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Emergency Service Districts are essential for Texans’ safety

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What is an ESD? ESD stands for Emergency Services District. Bastrop/Travis Counties ESD No. 1 is one of these districts. It is a government entity. The district is the financial arm for the Elgin and McDade Fire Departments and the Medical First Responder unit. The ESD is not a part of the school district or the City of Elgin. The B/TC ESD is one of just a few located in more than one county. The multi-county districts’ boards of commissioners are elected by voters of the counties they are in. A district located in just one county has its commissioners appointed by the county commissioners of that county. Please read the following information about the value ESDs in the state provide. —Bastrop/Travis Counties ESD No. 1

Most people know that when there is a fire or medical emergency—or a global pandemic—first responders help keep us safe. What may be surprising for many Texans is that many of these first responders are there because of a local emergency services district, or ESD.

As we navigate current economic challenges and budget constraints, it’s imperative that all Texans understand that emergency services districts are essential for all Texans’ safety.

Simply put, an ESD is a political subdivision of the State of Texas, similar to a school district, library district or a hospital district. And, depending on the district, an ESD can provide fire protection, emergency medical services or both.

ESDs are formed by grassroots initiatives that voters, like you, approve at the ballot box to provide reliable funding for fire protection or emergency medical response.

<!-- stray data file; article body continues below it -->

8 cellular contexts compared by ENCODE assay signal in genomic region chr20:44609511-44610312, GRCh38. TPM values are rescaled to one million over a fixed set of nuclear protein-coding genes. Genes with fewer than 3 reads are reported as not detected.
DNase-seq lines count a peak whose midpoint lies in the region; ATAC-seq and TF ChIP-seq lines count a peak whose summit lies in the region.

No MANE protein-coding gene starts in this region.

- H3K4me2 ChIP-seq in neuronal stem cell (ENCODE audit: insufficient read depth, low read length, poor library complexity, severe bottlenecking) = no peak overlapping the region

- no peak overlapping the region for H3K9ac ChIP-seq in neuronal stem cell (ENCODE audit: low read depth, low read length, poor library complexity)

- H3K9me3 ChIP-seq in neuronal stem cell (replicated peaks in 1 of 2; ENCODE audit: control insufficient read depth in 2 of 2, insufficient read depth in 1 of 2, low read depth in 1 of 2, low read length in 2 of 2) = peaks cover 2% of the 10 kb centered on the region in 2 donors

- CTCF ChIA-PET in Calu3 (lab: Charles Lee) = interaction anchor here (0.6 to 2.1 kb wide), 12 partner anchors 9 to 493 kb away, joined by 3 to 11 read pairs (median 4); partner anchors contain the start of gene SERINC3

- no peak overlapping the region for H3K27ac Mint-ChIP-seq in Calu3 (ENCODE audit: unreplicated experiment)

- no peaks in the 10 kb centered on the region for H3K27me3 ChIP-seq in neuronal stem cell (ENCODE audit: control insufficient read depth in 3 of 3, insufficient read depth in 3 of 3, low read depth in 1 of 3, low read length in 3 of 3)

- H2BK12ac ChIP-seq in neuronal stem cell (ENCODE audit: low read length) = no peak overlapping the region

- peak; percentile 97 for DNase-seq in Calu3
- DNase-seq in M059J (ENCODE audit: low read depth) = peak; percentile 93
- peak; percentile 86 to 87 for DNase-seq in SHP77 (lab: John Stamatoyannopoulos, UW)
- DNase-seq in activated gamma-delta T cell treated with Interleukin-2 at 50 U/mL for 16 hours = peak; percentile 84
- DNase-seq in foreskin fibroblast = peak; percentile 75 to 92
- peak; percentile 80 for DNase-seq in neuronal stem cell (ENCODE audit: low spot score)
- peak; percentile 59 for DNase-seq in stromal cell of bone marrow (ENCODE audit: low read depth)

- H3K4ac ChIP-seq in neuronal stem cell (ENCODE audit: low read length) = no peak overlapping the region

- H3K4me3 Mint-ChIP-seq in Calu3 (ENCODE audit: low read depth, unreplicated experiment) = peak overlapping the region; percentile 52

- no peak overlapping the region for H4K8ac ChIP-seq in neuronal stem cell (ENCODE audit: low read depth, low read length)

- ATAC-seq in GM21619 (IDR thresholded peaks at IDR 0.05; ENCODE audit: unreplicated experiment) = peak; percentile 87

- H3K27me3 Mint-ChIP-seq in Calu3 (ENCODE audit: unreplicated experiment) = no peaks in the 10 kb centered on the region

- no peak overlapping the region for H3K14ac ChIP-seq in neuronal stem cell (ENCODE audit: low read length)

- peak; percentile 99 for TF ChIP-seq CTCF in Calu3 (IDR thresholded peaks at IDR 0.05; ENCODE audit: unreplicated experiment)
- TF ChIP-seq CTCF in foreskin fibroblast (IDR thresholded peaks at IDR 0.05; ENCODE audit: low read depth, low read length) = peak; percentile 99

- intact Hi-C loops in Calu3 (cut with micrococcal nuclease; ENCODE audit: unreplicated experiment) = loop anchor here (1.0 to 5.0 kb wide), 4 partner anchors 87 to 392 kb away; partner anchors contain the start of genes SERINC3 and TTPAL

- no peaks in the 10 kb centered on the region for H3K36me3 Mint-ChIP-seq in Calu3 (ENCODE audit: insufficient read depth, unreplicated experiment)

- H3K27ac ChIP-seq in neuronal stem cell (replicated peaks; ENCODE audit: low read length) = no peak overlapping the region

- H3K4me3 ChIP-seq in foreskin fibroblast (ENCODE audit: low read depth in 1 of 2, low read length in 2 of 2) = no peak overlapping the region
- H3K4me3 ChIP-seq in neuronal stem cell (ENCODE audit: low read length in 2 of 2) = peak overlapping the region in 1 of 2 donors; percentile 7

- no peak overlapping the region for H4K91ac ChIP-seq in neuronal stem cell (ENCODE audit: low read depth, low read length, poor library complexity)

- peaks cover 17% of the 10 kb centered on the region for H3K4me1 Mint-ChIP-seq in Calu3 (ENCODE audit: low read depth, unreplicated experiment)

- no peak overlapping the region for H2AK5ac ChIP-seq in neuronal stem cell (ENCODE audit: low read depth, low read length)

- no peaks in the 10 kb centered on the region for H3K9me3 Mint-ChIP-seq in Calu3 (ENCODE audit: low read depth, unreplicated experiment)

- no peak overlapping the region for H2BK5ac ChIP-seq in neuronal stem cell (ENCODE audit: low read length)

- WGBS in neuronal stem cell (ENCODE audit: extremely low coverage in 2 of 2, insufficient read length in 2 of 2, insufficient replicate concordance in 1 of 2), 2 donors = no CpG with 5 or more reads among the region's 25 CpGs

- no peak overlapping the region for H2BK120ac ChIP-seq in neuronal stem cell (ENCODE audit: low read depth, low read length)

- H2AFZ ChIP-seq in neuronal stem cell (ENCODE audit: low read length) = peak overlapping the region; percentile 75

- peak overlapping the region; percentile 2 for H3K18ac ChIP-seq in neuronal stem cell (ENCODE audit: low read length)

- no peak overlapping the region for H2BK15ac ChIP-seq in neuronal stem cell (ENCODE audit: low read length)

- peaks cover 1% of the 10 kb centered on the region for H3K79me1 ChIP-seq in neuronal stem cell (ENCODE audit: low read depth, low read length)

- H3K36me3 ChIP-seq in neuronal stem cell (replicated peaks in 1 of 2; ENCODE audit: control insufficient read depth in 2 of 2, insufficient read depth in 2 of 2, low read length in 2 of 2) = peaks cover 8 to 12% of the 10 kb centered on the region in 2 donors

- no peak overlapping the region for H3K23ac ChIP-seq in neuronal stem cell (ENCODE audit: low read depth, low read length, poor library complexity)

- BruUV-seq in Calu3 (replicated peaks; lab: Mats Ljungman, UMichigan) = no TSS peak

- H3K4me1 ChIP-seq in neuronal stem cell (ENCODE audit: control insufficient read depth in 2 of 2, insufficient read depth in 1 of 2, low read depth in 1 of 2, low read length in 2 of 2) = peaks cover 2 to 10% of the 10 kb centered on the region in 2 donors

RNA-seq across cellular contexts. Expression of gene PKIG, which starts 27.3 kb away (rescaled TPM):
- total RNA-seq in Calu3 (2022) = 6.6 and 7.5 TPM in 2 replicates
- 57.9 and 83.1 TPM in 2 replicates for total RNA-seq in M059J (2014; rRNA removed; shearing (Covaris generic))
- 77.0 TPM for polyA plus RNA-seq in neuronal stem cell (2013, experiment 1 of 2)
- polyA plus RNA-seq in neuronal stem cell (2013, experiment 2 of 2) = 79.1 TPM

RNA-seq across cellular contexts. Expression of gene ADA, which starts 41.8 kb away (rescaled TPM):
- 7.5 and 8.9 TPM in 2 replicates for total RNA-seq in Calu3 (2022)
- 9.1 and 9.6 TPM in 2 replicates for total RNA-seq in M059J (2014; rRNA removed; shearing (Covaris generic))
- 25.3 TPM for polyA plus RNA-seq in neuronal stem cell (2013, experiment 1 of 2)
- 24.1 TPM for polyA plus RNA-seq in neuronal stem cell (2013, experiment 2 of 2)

An ESD is not an extension of a state agency or county government—it is an independent governmental entity focused solely on the protection of life and property. Currently, there are around 335 ESDs in Texas.

ESDs directly protect around eight million Texans, as the men and women on the frontlines save numerous lives and make a positive difference in our communities. Along with serving local communities, ESDs often join in a larger effort to combat disasters throughout Texas.

In 2017, when Hurricane Harvey—one of the worst natural disasters Texas has experienced—pummeled through the Texas Coast, ESDs partnered with the Texas Intrastate Fire Mutual Aid System (TIFMAS) to mobilize a record-breaking firefighter deployment and emergency response.

ESD first responders waded through chest-deep waters, and even many who were not on call still volunteered their time. Above all, the ESDs showed genuine care for the community which they serve.

ESD firefighters and equipment are routinely dispatched to combat wildfires that can cover thousands of acres in the state.

Make no mistake, ESDs are essential in keeping all Texans safe. What is also important to know is that they can typically accomplish outstanding service for about one-third to one-half of what municipalities would spend on the same quality of emergency services.

As our nation faces increased unemployment, collapsed oil prices and a sluggish economy, ESD budgets could be strained.

Under the state constitution, ESDs are limited to 10 cents per $100 of property valuation. At the maximum ESD tax rate, a home valued at $300,000 would pay only $300 a year to know that well-trained and wellequipped first responders will be at the door in minutes when there’s an emergency.

ESDs may also collect sales tax. With likely lower property values and sales tax collections ahead, ESDs will face challenges in maintaining their services at the same level.

I encourage all communities to work with their local and state officials to ensure that ESDs continue to have access to adequate funding for first responders, stations and equipment. That way, ESDs can continue to provide the services to protect property and life in the communities they serve and in Texas as a whole.

Mark Jack, a commissioner for Parker County Emergency Services District No. 1, is the president of the State Association of Fire and Emergency Districts (SAFE-D).